Duncan Sets Standard for UM Rejection Form
On February 6, 2013, Louisiana’s Third Circuit Appellate Court ruled on a case involving validation of a UM rejection form. Louisiana requires that automobile liability insurance include UM (uninsured/underinsured motorist) coverage in the same amount as the liability limits, unless the insured expressly rejects or reduces the UM coverage on a form promulgated by the Commissioner of Insurance. Six elements of the form must be present to comply with the requirements set forth in the Louisiana Supreme Court case of Duncan v. U.S.A.A. Insurance Co., 06–363 (La. 11/29/06), 950 So.2d 544: (1) initialing the selection or rejection of coverage chosen; (2) specifying the amount of coverage selected for each person and accident if lower limits are chosen; (3) printing the name of the named insured or legal representative; (4) signing the name of the named insured or legal representative; (5) filling in the policy number; and (6) dating the signature.
UM Rejection Form Valid if Essentially the Same as What the Department of Insurance Requires
In Scarborough v. Randle, 12-1061 (La. App. 3 Cir. 2/6/13), 109 So.3d 961, the UM rejection form that was used was essentially the same as that prescribed by the Commissioner of Insurance, except that it omitted the two-line header, “State of Louisiana[,]” followed by: “This form was promulgated pursuant to LRS 22: 1406.D(1)(a)(ii). This form may not be altered or modified.” Following the Louisiana Supreme Court’s decision in Banquer v. Guidroz, 09-466 (La. 5/15/09), 8 So.3d 559, in which the Court declined to apply a hyper-technical interpretation of the above requirements, the Third Circuit found that the enumerated requirements of Duncan were undisputedly fulfilled. The Court explained that “[a]lthough the language advising of the prohibition against altering or modifying the form is absent, the form used in this case was not altered or modified. The form is otherwise identical to that of the insurance commissioner and constitutes a valid and enforceable waiver of UM coverage.” By doing so, the appellate court appears to reaffirm its focus on the Duncan requirements.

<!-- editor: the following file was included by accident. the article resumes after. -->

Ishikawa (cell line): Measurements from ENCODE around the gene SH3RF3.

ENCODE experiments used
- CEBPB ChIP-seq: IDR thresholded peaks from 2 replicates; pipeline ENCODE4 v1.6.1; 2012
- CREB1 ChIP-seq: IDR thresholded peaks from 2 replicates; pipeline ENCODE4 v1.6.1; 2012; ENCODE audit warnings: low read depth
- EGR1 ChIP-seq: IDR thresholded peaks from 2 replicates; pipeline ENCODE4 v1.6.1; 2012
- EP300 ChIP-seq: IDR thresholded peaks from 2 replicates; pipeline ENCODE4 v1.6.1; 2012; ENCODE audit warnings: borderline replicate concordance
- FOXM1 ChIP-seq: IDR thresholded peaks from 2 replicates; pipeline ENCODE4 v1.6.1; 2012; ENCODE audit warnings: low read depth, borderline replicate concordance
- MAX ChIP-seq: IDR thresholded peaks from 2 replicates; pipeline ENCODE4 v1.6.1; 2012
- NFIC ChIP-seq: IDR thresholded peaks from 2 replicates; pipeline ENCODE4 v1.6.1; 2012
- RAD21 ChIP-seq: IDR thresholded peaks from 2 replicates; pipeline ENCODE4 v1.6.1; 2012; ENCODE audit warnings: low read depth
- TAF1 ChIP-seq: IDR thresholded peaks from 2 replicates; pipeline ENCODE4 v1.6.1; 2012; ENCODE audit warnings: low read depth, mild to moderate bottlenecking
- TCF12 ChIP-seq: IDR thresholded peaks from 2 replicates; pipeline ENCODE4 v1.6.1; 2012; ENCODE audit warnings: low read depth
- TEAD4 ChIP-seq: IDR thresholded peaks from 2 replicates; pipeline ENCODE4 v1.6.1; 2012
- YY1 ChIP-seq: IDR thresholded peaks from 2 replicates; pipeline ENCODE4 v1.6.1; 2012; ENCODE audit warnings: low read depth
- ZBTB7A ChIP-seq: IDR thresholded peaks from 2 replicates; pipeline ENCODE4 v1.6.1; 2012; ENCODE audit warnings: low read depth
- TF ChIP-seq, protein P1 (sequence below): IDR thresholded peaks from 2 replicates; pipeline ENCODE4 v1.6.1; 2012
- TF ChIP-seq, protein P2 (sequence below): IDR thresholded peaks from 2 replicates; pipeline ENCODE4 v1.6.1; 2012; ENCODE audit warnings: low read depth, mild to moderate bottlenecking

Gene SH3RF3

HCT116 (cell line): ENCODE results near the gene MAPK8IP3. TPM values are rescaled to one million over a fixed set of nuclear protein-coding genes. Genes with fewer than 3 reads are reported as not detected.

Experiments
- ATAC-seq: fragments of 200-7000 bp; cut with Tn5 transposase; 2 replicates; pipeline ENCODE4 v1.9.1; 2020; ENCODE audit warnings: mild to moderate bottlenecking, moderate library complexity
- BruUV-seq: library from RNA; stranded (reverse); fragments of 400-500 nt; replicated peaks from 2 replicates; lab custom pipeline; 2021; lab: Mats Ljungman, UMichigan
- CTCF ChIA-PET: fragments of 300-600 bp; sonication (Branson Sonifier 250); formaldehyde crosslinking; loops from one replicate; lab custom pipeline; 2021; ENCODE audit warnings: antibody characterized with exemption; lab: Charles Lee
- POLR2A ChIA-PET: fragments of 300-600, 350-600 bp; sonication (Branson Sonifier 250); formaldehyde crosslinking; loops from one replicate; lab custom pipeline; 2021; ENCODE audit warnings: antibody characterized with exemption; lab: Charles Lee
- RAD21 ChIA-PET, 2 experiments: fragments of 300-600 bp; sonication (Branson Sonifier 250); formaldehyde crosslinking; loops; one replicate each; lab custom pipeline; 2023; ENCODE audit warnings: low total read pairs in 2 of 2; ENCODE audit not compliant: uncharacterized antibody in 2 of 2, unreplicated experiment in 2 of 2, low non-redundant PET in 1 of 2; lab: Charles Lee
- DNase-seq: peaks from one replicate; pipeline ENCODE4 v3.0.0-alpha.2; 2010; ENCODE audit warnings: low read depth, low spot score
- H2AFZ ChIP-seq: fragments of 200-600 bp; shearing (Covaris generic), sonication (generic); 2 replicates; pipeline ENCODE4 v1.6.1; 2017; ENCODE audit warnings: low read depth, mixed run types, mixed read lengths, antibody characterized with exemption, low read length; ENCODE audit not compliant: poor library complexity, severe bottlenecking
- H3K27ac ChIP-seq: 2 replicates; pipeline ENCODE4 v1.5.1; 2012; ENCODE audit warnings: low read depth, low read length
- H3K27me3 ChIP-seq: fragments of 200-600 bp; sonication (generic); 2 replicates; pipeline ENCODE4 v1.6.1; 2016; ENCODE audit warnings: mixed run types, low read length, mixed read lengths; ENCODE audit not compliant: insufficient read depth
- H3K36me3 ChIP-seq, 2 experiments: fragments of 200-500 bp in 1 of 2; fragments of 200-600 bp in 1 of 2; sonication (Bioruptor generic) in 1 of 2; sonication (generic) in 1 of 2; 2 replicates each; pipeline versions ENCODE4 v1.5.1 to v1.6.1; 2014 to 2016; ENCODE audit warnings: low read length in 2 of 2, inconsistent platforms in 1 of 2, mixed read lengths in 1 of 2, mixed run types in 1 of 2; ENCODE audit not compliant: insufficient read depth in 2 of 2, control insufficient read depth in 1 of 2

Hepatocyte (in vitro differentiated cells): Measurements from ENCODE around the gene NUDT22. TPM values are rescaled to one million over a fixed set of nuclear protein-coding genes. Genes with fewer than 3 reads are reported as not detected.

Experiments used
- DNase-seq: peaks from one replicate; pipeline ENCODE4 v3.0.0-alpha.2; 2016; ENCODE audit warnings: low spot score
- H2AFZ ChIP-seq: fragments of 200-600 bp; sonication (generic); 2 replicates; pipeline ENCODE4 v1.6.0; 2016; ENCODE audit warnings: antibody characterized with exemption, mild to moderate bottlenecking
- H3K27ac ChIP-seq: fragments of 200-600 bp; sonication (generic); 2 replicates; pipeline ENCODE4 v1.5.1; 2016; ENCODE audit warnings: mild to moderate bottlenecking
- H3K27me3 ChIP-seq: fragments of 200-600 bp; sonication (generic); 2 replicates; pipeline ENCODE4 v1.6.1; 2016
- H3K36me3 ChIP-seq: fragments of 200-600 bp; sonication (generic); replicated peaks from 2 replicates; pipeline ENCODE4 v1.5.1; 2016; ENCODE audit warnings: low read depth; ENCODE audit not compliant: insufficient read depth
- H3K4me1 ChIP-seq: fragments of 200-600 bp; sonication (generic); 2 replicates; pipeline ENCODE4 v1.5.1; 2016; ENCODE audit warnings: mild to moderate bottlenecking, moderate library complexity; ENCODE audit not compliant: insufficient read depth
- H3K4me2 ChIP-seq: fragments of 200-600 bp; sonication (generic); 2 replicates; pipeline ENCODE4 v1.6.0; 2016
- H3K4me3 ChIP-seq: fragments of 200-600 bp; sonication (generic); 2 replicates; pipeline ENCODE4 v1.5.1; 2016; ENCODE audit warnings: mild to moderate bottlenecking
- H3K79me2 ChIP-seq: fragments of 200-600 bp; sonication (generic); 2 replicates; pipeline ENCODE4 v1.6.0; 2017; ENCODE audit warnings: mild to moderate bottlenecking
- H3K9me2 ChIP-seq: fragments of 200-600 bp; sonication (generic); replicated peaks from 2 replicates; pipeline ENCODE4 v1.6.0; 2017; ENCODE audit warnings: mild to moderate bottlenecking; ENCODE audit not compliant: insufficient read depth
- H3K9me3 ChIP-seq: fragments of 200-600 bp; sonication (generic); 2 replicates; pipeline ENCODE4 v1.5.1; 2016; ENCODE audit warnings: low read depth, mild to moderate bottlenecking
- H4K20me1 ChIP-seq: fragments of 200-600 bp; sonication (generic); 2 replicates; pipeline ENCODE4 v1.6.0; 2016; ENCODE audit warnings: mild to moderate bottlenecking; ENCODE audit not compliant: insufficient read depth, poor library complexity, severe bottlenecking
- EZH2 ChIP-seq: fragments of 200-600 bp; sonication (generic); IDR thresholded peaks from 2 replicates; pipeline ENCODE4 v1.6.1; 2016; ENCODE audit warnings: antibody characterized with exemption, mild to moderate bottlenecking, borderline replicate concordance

The court also rejected a second argument by plaintiffs who argued that the UM rejection form was invalid because the named insured was incorrect. In Scarborough, the company’s name changed slightly when it converted from an LLC to a corporation. Otherwise, the name of the company (Medical Technology of Louisiana) remained the same. The Third Circuit found that there was no “material” discrepancy as to the identification of the named insured; thus, the form was valid.
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